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Islamic gunmen storm Kenyan college, 15 killed; Christians targeted

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NAIROBI — A swarm of gunmen stormed a Kenya university before dawn Thursday, opening fire and taking hostages.

At least 15 people were killed at Garissa University College, the Kenyan Interior Ministry said. As many as 550 others are unaccounted for at the campus that had about 815 students, according to CNN affiliate Citizen TV.

All staff members are accounted for “and are helping with the tracking of students,” the Kenya National Disaster Operation Center said on Twitter.

The Somalia-based Al-Shabaab militant group claimed responsibility for the assault.

Gunmen burst into early morning Christian prayers, said Joel Ayora, who was on the campus and witnessed the attack. Taking hostages from the service, the gunmen then “proceeded to the hostels, shooting anybody they came across except their fellows, the Muslims.”

The attackers separated students by religion, allowing Muslims to leave and keeping an unknown number of Christians hostage, Agence France-Press reported.

“We were sleeping when we heard a loud explosion that was followed by gunshots and everyone started running for safety,” said student Japhet Mwala.

“There are those who were not able to leave the hostels where the gunmen headed and started firing. I am lucky to be alive because I jumped through the fence with other students.”

Eventually, as many as 50 students were freed, and at least 65 people were hospitalized from the attack, the Kenyan Red Cross said.

Nine hours after the attack began, heavy gunfire and explosions continued, said Dennis Okari of CNN affiliate NTV.

Okari said he was told to take cover as hundreds of students fled, some crawling.

Security and ministry officials said one terrorist was arrested as he tried to slip through the security cordon and flee the scene.

Kenyan forces cleared three of four dormitories and had cornered the militants in the last one, the Interior Ministry said.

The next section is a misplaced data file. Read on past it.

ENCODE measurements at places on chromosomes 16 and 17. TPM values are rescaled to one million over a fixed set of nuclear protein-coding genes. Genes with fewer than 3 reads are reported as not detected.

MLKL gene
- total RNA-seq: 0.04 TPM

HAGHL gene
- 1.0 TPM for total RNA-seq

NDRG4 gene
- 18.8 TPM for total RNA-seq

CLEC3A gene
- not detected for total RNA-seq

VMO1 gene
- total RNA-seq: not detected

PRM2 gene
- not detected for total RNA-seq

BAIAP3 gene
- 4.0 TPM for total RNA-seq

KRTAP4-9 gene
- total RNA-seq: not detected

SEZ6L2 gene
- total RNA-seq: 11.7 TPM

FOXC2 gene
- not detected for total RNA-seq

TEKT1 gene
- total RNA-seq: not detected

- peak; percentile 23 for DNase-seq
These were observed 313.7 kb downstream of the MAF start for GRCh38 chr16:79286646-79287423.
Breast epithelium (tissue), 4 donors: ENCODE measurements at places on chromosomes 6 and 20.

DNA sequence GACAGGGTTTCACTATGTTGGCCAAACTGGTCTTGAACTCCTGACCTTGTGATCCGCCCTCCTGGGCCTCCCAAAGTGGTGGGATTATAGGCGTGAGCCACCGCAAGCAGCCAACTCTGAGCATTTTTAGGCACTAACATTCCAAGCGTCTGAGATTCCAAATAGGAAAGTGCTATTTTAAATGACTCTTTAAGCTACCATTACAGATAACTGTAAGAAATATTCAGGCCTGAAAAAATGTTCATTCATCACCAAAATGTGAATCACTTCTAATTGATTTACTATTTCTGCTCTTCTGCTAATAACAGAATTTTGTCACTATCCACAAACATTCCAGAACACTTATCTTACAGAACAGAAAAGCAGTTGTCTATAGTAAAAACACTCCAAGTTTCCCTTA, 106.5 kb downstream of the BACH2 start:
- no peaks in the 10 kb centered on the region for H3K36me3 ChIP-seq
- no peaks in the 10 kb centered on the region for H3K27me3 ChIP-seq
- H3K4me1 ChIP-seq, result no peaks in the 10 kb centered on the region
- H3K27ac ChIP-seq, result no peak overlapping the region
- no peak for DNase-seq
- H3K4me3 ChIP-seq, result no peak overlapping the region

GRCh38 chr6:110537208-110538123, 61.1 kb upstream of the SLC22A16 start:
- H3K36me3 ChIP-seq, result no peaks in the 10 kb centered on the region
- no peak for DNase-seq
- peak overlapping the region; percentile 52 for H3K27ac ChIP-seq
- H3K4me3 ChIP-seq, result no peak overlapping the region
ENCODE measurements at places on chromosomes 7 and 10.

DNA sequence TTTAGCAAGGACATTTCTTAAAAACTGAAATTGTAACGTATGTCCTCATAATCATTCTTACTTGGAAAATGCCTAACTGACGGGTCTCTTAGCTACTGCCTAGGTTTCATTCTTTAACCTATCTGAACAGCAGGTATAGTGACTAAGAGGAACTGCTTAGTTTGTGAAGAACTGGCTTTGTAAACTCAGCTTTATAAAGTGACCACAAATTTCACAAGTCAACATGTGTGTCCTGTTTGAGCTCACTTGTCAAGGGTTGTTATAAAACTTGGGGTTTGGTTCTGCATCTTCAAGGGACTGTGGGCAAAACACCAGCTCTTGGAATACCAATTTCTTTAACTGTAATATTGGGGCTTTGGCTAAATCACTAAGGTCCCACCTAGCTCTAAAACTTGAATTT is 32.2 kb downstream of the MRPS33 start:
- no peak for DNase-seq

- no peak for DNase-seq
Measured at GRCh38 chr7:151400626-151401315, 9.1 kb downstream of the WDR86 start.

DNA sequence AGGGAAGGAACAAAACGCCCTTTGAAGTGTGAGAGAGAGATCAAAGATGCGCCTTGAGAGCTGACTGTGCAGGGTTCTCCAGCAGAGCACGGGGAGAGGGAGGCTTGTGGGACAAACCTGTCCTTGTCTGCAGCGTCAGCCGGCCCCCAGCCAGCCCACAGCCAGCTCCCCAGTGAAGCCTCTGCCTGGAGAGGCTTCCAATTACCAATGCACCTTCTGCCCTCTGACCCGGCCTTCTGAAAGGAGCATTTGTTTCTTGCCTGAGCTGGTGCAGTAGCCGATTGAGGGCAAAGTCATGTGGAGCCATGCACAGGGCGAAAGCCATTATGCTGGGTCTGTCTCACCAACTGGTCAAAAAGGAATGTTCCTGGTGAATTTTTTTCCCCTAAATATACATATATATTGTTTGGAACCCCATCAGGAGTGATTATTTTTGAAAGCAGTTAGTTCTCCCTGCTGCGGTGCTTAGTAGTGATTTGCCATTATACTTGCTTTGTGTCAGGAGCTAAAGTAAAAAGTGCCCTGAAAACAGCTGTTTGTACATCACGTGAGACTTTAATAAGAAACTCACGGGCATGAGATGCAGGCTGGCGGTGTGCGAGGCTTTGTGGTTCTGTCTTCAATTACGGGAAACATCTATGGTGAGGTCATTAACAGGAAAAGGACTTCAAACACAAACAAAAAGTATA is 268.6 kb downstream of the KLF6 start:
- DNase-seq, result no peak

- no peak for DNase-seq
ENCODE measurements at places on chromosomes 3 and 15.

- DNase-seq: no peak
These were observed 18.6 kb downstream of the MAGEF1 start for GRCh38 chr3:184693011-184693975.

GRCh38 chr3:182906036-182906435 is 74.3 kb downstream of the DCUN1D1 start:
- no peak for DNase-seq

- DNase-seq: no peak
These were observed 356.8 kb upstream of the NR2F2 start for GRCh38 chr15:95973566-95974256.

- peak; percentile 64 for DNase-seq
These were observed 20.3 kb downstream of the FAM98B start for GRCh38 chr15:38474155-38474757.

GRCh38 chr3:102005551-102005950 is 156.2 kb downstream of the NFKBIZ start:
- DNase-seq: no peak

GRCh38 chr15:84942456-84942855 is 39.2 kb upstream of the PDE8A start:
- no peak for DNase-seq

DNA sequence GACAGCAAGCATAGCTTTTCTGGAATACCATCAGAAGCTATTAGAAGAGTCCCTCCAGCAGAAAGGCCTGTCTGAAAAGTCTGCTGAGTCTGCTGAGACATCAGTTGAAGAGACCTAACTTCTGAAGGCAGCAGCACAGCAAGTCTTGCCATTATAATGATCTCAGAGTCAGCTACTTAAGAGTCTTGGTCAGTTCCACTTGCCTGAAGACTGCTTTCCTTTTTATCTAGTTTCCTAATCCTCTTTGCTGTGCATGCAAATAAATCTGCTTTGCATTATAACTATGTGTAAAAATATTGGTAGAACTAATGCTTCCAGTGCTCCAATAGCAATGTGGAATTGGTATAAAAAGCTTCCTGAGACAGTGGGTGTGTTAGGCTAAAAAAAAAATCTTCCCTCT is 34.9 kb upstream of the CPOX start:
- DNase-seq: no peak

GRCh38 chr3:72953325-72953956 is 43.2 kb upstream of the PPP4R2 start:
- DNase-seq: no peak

Garissa is about 145 kilometers (90 miles) from the border with Somalia. Al-Shabaab militants have often launched attacks inside Kenya ever since the Kenyan government sent troops across the border to fight the group.

“This is a moment for everyone throughout the country to be vigilant as we continue to confront and defeat our enemies,” Kenyan President Uhuru Kenyatta said.

He called on the inspector-general of police “to take urgent steps” to ensure that 10,000 recruits whose enrollment is pending “promptly report for training at the Kenya Police College, Kiganjo. I take full responsibility for this directive. We have suffered unnecessarily due to shortage of security personnel. Kenya badly needs additional officers, and I will not keep the nation waiting.”

Waking up to terror

The gunshots started going off “like fireworks” around 5 a.m. at the time of the morning prayers, witness Milka Ndung’u told NTV. She and others escaped to a field, but gunshots followed them.

Augustine Alanga told CNN he woke up to the sound of gunfire and described students running around, seeking safety.

Assailants forced their way onto the campus by shooting at guards at the front gates, Kenya National Police said.

From there, attackers moved into a nearby girls’ hostel, the Red Cross said.

It’s not clear how many gunmen were on campus.

“We don’t know how many there were, but there are probably more than 10,” said Robert Alai Onyango, a blogger in Nairobi. “We believe the attackers were wearing something close to military fatigues.”

Onyango said the attackers appeared to be shooting indiscriminately and “basically from all angles.”

“They surrounded the mosque … we don’t know why they were surrounding the mosque,” Onyango said.

About 300 students who escaped sought refuge at a Kenya Defense Forces camp, local newspaper journalist Steven Astariko said.

“We are saddened & angered by today’s terrorist attack @ #Garissa Univ.,” the U.S. Embassy in Nairobi tweeted. “Our deepest condolences 2 family/friends of victims.”

The university was established in 2011 and is the only public university in the region.

There are usually 800 students in the dormitories when school is in session, Jackstone Kweyu, dean of students, told Citizen TV. There are 1,000 staff members on a normal workday, he said. And there are usually four guards at the campus gates overnight.

The Kenyan Red Cross and the country’s health ministry are organizing a blood drive to help the victims.

Al-Shabaab’s carnage in Kenya

The dangerously porous border between Somalia and Kenya has made it easy for Al-Shabaab militants to cross over and carry out attacks.

The deadliest assault by Al-Shabaab in Kenya was in September 2013 when the group attacked the Westgate shopping center in Nairobi, killing 67 people.

In a December attack on a quarry, Al-Shabaab militants separated Muslims and executed the non-Muslims, a spokesman for the group said.

Last month, the U.S. Embassy warned of possible attacks “throughout Kenya in the near-term” following the reported death of a key al-Shabaab leader, Adan Garaar.

“Although there is no information about a specific location in Kenya for an attack, U.S. citizens are reminded that the potential for terrorism exists,” the warning said.

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